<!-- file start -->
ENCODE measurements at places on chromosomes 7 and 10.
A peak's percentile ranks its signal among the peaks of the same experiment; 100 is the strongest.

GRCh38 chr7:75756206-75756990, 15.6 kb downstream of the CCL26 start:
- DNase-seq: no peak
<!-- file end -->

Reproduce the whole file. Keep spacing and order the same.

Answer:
ENCODE measurements at places on chromosomes 7 and 10.
A peak's percentile ranks its signal among the peaks of the same experiment; 100 is the strongest.

GRCh38 chr7:75756206-75756990, 15.6 kb downstream of the CCL26 start:
- DNase-seq: no peak